Beyond active discussions and engagement with their readings, my students also have the opportunity to apply their theory within a creative context. As the instructor for Intro to Music Theory (Beginners), my students were able to apply a semester’s worth of knowledge into a cumulative creative assignment in conjunction with their first analysis paper. This course is designed to build upon the fundamentals of score reading and music theory. Weekly, students learn various topics from scales and chords to formal analysis and four-part harmony writing. Midway through the semester, students begin their creative project and their analysis assignment: a short piano piece following rounded binary form and a short analytical paper on a single movement of a piano sonata. This allows my students draw upon real pieces for inspiration and as a model for their creative assignment, while the creative assignment reinforces their new knowledge through application. Both the creative project and analysis assignment were met with enthusiasm, avid curiosity, and intellectual satisfaction from my students. As a result, the final submissions for both assignments surpassed my expectations; the creative works had nuanced melodic sophistication and well-understood harmonic progressions, while the analyses were insightful and demonstrative of their growth. Both majors and non-majors, began the class with either no prior musical literacy or only a limited experience of reading a single clef. By the end of the semester, both majors and non-majors were capable, budding music theorists with a firm handle of the fundamentals. They could now provide a basic formal analysis, read multiple clefs, write a four-part chorale, and provide thoughtful insight about music.
My teaching thrives and flourishes when I am working with a diverse group of students, who bring their multitude of backgrounds and experiences to the classroom. It can be a challenge when students begin with varying entry levels of experience with the lexicon and concepts in a course, but I thoroughly enjoy discovering and employing different pedagogical approaches to connect with my students. One such method is through partnered or group activities, where peer feedback supplies creative solutions and approaches to challenges. As a lab instructor for Duke University’s theory track (Music Theory I Lab, Music Theory II Lab, and Music Theory III Lab), I taught all three levels of the lab, where I was responsible with developing musicianship skills, which included aural skills, sight-singing, conducting, score-reading, and keyboard skills. My students included majors, minors, and non-majors. Some students had years of formal lessons and training, while others had experience within a church choir or mixing. With such a wide array of experiences, I approach the classroom as a welcoming community that relied on open feedback and comradery. Students would have weekly partnered assignments for self-assessment on their developing skills and for their partner to give suggestions and perspective (see example here). For several classes, I even challenged my students within this partnered exercise to create their own exercises to practice troubleshooting difficult passages for sight-singing or keyboard skills (as seen here). They then would demonstrate it at the following class. This exercise in self-reflection and peer guidance allowed my students to develop confidence and to become self-assured in their growth as musicians. It also proved effective in creating a positive environment among all of my students within the classroom, while creating accountability in tackling perceived weaknesses and areas for growth. Because of this, students were thoroughly prepared almost every week, which consequently allowed me the prospect to teach with further nuance, such as, directly relating their developing musicianship skills with the lectures. This created the ideal situation of the theoretical and tangible working together and informing the other.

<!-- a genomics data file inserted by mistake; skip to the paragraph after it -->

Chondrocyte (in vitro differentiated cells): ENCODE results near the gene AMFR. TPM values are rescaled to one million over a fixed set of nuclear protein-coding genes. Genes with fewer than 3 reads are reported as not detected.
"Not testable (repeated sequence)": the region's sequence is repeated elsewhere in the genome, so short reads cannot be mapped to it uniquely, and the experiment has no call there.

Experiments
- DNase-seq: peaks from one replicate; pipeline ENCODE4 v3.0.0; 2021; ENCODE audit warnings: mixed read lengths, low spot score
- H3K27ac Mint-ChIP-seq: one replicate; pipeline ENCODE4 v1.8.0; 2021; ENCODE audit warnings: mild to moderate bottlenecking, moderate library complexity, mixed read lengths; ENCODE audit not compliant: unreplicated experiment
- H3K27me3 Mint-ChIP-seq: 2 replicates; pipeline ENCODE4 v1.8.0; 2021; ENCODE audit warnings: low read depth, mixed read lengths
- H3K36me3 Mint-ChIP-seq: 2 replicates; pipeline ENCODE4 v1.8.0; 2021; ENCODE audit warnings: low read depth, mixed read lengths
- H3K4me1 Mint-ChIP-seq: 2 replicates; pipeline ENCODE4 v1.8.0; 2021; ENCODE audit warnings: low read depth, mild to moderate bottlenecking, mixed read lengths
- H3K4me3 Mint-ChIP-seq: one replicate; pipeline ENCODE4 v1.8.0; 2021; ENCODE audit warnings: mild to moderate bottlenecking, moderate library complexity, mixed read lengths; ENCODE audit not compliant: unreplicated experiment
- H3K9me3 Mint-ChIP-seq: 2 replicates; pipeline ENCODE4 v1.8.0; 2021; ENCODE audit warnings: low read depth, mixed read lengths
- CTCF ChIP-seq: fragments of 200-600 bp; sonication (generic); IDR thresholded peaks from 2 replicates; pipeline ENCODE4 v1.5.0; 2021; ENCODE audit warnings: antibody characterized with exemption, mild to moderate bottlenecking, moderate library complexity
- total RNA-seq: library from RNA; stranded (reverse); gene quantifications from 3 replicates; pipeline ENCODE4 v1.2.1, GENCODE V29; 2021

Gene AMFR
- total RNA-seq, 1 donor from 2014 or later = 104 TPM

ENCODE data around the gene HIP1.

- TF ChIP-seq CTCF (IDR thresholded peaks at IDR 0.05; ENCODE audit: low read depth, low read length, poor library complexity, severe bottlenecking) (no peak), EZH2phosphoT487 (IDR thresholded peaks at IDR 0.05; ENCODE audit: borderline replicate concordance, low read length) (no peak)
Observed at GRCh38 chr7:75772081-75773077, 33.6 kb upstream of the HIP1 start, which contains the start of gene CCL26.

To prepare myself for a job in academia and to continue developing my skills as a teacher, I have also earned a Certificate in College Teaching and participated as a Preparing Future Faculty Fellow in addition to my Ph.D. in Music Composition. To matriculate with this distinction, I had participated in classroom observations, taken courses in regard to teaching at the college level, and had the experience as an instructor of record. I have also applied and have been awarded a Bass Fellowship for the self-designed course mentioned above. In the future, I plan to continue to hone my teaching techniques through further experiences through peer feedback and exploring broader pedagogical concepts, such as, self-directed project based learning.